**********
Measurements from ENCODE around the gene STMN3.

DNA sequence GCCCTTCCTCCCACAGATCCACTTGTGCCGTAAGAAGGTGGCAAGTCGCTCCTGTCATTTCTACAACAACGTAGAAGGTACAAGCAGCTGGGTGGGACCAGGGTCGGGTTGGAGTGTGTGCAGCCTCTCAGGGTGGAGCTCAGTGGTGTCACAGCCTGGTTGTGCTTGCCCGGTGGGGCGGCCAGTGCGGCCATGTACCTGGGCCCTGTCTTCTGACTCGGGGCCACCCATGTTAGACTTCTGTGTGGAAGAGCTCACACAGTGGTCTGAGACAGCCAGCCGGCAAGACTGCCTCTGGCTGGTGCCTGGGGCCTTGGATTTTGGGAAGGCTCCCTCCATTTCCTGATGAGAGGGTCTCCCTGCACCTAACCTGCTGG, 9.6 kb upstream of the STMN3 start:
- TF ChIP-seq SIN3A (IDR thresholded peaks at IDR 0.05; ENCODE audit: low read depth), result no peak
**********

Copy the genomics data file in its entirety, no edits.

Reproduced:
Measurements from ENCODE around the gene STMN3.

DNA sequence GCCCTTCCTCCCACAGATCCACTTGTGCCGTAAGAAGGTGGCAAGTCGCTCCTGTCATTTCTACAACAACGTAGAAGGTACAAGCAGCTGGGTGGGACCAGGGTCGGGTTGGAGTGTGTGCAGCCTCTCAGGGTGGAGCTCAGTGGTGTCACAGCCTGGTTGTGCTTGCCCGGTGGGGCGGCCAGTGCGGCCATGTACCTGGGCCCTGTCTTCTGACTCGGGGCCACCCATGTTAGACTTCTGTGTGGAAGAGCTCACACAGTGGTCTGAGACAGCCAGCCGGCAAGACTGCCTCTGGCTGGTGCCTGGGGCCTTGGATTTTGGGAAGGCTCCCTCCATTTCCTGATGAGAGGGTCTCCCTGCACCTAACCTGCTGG, 9.6 kb upstream of the STMN3 start:
- TF ChIP-seq SIN3A (IDR thresholded peaks at IDR 0.05; ENCODE audit: low read depth), result no peak